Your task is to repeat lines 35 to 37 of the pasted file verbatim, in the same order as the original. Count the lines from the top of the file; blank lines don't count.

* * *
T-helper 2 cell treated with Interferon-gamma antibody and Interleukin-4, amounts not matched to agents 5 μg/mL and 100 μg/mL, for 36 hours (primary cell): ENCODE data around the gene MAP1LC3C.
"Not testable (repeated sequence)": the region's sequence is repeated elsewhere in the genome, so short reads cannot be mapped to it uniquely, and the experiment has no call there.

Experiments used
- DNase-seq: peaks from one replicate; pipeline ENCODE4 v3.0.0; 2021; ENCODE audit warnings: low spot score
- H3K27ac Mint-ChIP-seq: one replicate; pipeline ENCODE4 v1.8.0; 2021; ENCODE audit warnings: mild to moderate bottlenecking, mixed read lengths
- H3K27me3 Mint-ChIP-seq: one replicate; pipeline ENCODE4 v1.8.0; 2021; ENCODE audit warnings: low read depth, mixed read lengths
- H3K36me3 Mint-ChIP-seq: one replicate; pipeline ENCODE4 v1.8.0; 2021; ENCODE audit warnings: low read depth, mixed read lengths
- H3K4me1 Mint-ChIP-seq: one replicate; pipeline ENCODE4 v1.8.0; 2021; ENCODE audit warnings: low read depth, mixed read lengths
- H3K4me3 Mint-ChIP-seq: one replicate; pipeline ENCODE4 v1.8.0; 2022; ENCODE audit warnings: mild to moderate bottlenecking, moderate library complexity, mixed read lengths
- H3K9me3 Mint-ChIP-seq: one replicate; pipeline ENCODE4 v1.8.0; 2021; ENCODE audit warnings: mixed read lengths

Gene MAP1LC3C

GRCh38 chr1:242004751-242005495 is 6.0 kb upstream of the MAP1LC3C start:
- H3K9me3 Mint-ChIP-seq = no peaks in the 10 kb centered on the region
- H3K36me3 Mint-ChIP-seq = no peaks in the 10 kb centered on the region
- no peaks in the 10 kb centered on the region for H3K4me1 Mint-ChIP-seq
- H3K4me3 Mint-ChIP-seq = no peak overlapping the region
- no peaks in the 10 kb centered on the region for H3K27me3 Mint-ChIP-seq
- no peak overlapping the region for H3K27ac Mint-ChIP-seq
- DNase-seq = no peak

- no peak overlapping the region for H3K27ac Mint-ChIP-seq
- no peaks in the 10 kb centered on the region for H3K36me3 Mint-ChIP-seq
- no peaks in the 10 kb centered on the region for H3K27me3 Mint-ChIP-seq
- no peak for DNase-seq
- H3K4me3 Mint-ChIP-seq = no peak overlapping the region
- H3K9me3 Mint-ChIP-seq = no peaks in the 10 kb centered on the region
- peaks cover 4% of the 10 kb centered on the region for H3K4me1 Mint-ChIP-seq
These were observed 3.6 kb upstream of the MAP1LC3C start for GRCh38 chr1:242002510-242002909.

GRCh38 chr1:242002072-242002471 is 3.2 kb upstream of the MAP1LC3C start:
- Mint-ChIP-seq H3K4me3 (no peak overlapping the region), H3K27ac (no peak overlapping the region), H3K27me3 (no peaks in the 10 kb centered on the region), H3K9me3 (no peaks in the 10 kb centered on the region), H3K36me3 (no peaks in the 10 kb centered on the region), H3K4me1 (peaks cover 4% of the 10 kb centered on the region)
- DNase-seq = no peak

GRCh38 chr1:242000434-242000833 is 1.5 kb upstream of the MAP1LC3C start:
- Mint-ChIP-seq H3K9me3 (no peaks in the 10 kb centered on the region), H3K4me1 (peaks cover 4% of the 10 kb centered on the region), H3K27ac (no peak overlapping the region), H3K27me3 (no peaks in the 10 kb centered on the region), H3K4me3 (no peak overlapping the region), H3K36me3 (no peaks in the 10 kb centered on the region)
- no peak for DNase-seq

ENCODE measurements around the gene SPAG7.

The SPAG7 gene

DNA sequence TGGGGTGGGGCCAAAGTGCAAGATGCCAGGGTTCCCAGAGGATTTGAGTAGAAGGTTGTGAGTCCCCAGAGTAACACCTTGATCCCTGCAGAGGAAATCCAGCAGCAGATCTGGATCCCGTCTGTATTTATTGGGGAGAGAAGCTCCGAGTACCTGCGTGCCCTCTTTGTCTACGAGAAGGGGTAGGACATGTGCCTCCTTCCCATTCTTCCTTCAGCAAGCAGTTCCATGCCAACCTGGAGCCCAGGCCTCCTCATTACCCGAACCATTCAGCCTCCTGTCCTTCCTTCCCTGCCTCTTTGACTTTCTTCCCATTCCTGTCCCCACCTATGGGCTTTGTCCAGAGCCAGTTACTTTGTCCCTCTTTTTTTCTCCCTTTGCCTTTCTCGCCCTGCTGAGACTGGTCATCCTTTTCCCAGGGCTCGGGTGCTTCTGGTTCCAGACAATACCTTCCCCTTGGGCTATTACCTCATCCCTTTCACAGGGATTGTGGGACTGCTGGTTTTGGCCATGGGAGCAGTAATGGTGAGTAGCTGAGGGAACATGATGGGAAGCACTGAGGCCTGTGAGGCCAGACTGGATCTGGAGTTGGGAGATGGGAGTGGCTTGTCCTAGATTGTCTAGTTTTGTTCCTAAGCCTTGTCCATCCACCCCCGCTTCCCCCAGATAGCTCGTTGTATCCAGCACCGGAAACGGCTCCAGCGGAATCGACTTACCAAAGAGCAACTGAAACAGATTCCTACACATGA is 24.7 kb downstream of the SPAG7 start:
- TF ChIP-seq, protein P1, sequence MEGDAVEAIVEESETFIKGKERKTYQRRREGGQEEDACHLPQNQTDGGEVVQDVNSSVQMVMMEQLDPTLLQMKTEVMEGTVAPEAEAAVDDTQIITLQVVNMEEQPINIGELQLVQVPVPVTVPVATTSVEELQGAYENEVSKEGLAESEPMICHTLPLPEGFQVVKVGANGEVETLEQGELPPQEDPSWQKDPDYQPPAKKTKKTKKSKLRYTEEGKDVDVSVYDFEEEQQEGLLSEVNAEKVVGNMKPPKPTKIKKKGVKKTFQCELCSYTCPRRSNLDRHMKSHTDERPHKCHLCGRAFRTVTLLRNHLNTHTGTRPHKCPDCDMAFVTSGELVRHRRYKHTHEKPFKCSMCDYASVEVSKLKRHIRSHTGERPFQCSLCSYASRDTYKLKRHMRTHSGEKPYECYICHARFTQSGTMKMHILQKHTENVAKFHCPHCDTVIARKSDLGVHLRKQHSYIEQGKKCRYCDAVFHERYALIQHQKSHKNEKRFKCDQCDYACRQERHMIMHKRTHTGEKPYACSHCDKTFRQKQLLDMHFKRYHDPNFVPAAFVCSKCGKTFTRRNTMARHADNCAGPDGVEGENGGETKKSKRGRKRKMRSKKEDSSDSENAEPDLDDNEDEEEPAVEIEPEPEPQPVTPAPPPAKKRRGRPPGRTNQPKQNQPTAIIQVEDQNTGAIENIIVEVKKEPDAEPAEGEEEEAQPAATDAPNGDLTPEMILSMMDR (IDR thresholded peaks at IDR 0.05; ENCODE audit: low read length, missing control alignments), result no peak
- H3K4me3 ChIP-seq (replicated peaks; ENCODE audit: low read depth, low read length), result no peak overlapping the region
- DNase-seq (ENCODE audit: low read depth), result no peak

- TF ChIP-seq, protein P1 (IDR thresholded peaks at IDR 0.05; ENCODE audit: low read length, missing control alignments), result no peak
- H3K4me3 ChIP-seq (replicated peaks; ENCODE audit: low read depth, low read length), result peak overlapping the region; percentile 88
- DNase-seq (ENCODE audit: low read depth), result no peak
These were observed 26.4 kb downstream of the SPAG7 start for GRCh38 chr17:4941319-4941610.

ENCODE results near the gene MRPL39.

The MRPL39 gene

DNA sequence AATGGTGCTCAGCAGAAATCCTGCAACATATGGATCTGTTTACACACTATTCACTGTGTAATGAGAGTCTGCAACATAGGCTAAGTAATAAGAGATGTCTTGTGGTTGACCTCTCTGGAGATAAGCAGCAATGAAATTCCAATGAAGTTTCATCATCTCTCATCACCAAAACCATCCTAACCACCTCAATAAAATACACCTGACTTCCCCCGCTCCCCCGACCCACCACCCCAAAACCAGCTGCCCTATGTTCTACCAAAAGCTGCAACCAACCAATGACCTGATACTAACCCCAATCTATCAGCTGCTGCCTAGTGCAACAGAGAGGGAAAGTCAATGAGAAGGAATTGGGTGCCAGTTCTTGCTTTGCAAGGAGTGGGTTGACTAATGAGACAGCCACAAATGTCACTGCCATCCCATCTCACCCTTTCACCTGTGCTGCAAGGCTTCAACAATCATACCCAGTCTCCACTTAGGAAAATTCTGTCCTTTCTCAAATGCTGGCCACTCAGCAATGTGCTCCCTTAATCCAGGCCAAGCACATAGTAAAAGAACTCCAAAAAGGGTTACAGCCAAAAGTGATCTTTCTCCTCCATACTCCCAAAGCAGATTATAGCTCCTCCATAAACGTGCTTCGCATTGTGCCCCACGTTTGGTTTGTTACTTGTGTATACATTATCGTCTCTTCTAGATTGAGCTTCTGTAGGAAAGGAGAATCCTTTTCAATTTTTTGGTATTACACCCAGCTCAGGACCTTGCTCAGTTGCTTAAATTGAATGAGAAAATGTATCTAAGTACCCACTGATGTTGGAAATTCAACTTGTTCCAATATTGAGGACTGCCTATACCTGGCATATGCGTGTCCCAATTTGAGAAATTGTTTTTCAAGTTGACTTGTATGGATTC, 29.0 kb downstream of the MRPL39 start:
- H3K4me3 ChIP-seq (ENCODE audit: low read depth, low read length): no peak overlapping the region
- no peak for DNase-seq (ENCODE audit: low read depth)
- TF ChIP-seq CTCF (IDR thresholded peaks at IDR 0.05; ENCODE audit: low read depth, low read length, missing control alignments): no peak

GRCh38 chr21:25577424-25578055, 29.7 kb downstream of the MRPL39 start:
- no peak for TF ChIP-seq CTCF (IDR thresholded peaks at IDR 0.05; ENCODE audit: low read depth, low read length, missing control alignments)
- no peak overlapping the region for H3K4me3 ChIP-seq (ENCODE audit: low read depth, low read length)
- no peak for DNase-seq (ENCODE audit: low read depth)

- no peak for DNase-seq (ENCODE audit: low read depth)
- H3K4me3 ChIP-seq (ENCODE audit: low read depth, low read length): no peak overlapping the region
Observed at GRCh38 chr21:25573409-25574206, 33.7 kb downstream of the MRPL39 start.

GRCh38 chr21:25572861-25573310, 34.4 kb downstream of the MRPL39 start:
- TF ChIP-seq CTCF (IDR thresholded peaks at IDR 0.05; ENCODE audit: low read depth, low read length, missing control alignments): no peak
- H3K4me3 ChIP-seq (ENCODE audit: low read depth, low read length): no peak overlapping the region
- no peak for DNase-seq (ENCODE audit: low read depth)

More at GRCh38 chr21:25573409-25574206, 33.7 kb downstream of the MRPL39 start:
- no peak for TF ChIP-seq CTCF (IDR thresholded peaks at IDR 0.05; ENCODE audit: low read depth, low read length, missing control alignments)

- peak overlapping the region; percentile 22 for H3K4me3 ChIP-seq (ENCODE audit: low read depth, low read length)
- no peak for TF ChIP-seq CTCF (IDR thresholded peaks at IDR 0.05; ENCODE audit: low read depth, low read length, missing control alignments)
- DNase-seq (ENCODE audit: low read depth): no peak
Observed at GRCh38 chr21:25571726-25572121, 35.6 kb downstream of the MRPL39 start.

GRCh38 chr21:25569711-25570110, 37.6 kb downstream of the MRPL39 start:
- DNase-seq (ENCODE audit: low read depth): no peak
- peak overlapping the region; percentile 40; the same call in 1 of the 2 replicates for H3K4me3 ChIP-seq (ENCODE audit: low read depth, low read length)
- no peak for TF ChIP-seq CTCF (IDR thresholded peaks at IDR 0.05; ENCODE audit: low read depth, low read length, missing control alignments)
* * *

The SPAG7 gene

DNA sequence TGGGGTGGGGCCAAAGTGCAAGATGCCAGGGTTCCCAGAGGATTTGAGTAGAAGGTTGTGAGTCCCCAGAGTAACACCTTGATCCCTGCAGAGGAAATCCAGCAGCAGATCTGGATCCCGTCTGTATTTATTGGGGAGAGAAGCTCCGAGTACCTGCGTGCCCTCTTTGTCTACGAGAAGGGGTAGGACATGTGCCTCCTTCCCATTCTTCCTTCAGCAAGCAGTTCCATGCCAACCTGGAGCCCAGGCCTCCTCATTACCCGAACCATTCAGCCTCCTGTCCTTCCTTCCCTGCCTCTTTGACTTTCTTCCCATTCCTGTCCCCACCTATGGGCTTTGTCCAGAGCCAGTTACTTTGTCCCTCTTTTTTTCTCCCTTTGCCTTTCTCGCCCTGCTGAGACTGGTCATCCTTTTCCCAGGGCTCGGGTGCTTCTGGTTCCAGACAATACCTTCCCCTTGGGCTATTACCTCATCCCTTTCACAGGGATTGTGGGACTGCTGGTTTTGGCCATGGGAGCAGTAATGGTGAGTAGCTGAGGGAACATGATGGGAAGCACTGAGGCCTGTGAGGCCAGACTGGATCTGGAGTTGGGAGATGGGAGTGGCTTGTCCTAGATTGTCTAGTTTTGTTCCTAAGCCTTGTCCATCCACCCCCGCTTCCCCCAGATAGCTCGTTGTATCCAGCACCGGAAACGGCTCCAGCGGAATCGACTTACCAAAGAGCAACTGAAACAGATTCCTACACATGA is 24.7 kb downstream of the SPAG7 start:
- TF ChIP-seq, protein P1, sequence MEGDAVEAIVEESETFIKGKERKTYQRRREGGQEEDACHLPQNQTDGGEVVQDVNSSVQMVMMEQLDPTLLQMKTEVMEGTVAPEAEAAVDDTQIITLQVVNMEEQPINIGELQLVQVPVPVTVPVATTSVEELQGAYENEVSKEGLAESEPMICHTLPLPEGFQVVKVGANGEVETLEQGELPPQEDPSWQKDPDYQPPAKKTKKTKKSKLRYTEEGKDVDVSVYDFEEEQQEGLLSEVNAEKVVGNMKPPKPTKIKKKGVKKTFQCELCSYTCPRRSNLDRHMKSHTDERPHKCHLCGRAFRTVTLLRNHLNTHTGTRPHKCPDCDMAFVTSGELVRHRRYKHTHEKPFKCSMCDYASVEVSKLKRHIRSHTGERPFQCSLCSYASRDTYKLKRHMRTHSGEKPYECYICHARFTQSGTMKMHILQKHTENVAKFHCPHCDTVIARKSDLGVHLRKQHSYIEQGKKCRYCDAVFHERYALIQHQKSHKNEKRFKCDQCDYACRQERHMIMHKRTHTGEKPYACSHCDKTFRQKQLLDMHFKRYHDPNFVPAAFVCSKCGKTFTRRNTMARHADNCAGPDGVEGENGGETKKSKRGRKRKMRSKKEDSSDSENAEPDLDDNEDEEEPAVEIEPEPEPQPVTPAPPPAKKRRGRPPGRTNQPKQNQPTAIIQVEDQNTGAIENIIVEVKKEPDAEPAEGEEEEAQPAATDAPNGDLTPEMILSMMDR (IDR thresholded peaks at IDR 0.05; ENCODE audit: low read length, missing control alignments), result no peak